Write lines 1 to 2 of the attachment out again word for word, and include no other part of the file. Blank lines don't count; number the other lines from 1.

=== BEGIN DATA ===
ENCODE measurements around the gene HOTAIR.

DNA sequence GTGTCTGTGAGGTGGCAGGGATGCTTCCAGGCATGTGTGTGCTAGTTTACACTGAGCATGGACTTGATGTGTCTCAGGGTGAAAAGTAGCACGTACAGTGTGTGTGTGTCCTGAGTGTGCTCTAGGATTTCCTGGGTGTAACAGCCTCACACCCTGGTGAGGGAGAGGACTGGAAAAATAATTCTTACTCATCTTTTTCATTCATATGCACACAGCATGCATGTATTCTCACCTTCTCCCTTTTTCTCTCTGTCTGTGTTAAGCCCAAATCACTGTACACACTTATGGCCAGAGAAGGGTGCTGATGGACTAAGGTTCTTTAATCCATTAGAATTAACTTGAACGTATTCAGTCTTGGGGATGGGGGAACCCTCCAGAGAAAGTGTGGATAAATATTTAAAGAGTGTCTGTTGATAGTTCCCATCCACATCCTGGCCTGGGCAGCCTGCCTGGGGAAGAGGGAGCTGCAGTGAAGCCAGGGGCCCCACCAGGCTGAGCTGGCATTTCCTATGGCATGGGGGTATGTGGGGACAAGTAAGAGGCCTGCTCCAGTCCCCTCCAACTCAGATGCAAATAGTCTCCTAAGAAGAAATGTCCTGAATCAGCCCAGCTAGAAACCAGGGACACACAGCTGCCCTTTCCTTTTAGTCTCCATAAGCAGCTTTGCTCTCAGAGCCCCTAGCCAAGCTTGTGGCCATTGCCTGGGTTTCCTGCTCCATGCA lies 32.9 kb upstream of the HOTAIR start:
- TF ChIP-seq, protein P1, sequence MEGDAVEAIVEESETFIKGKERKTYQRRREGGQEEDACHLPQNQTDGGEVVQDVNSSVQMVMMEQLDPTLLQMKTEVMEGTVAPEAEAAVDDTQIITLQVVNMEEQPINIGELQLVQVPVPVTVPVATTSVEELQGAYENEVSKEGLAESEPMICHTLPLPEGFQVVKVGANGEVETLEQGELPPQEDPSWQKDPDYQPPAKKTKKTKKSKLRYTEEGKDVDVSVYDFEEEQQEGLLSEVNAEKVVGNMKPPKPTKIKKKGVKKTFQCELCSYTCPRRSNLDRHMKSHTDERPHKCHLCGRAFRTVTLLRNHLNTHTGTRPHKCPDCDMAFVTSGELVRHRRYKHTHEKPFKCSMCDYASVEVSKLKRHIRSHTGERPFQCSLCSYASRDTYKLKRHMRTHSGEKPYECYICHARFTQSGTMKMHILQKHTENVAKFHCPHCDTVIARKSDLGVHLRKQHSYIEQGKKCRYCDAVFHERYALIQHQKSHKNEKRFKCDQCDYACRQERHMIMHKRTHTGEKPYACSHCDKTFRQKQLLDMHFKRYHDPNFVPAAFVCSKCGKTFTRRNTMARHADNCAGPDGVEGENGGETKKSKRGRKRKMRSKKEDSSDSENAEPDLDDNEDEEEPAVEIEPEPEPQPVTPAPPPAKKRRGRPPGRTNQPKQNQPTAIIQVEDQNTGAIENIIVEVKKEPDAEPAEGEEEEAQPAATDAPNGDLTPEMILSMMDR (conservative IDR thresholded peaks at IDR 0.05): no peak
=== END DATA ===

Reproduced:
ENCODE measurements around the gene HOTAIR.

DNA sequence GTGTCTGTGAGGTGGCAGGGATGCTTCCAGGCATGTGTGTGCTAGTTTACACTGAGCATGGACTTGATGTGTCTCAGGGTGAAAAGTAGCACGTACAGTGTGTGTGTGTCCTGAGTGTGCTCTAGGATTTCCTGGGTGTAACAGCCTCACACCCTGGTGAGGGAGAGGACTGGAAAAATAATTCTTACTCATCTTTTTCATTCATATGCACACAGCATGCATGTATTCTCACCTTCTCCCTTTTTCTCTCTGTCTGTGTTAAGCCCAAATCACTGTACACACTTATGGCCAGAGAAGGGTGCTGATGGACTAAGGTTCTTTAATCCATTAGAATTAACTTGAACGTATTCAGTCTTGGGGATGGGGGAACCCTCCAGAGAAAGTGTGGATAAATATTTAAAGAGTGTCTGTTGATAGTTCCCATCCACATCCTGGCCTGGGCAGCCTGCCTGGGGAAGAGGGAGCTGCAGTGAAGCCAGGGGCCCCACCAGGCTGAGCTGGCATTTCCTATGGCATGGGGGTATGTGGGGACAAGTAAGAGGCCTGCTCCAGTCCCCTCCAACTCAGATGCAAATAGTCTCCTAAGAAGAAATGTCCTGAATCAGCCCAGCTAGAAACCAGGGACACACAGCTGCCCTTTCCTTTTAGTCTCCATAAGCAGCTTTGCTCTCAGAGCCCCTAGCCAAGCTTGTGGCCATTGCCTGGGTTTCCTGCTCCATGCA lies 32.9 kb upstream of the HOTAIR start: